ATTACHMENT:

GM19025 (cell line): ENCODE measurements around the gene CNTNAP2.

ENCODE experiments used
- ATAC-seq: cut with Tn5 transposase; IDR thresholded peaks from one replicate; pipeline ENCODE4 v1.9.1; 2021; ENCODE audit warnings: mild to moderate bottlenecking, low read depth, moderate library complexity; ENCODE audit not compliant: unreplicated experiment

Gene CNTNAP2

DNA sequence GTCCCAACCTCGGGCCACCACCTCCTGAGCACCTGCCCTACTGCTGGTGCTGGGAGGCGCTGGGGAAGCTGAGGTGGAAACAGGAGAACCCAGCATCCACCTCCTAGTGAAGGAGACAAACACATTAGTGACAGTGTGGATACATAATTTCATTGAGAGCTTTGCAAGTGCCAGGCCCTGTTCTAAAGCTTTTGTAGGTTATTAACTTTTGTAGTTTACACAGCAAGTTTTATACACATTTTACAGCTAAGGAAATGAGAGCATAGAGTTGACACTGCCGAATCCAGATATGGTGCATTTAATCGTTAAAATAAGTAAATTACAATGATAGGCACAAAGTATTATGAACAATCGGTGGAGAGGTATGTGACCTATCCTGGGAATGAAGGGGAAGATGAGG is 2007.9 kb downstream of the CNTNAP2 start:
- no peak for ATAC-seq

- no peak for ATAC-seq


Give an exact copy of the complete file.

GM19025 (cell line): ENCODE measurements around the gene CNTNAP2.

ENCODE experiments used
- ATAC-seq: cut with Tn5 transposase; IDR thresholded peaks from one replicate; pipeline ENCODE4 v1.9.1; 2021; ENCODE audit warnings: mild to moderate bottlenecking, low read depth, moderate library complexity; ENCODE audit not compliant: unreplicated experiment

Gene CNTNAP2

DNA sequence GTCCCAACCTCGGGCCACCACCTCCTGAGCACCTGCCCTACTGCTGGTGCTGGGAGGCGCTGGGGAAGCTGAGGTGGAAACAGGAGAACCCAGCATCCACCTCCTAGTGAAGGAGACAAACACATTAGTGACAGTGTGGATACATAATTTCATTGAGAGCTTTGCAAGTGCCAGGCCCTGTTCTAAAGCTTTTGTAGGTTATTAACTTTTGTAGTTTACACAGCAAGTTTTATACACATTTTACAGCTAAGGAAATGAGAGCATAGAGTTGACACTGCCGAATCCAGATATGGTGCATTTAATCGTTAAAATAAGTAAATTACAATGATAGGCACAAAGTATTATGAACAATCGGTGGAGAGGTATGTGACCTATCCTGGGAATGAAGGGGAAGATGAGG is 2007.9 kb downstream of the CNTNAP2 start:
- no peak for ATAC-seq

- no peak for ATAC-seq